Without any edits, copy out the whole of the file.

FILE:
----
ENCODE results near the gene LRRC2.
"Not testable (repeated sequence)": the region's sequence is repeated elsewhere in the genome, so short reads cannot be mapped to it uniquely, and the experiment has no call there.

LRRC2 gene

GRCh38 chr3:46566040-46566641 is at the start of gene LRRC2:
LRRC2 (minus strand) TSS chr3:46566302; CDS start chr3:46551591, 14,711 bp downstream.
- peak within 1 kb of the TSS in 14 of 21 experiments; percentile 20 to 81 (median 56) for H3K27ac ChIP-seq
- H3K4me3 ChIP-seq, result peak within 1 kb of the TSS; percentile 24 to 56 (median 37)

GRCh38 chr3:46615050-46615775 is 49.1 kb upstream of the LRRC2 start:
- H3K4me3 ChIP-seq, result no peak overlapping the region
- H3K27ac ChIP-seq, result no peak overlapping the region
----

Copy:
ENCODE results near the gene LRRC2.
"Not testable (repeated sequence)": the region's sequence is repeated elsewhere in the genome, so short reads cannot be mapped to it uniquely, and the experiment has no call there.

LRRC2 gene

GRCh38 chr3:46566040-46566641 is at the start of gene LRRC2:
LRRC2 (minus strand) TSS chr3:46566302; CDS start chr3:46551591, 14,711 bp downstream.
- peak within 1 kb of the TSS in 14 of 21 experiments; percentile 20 to 81 (median 56) for H3K27ac ChIP-seq
- H3K4me3 ChIP-seq, result peak within 1 kb of the TSS; percentile 24 to 56 (median 37)

GRCh38 chr3:46615050-46615775 is 49.1 kb upstream of the LRRC2 start:
- H3K4me3 ChIP-seq, result no peak overlapping the region
- H3K27ac ChIP-seq, result no peak overlapping the region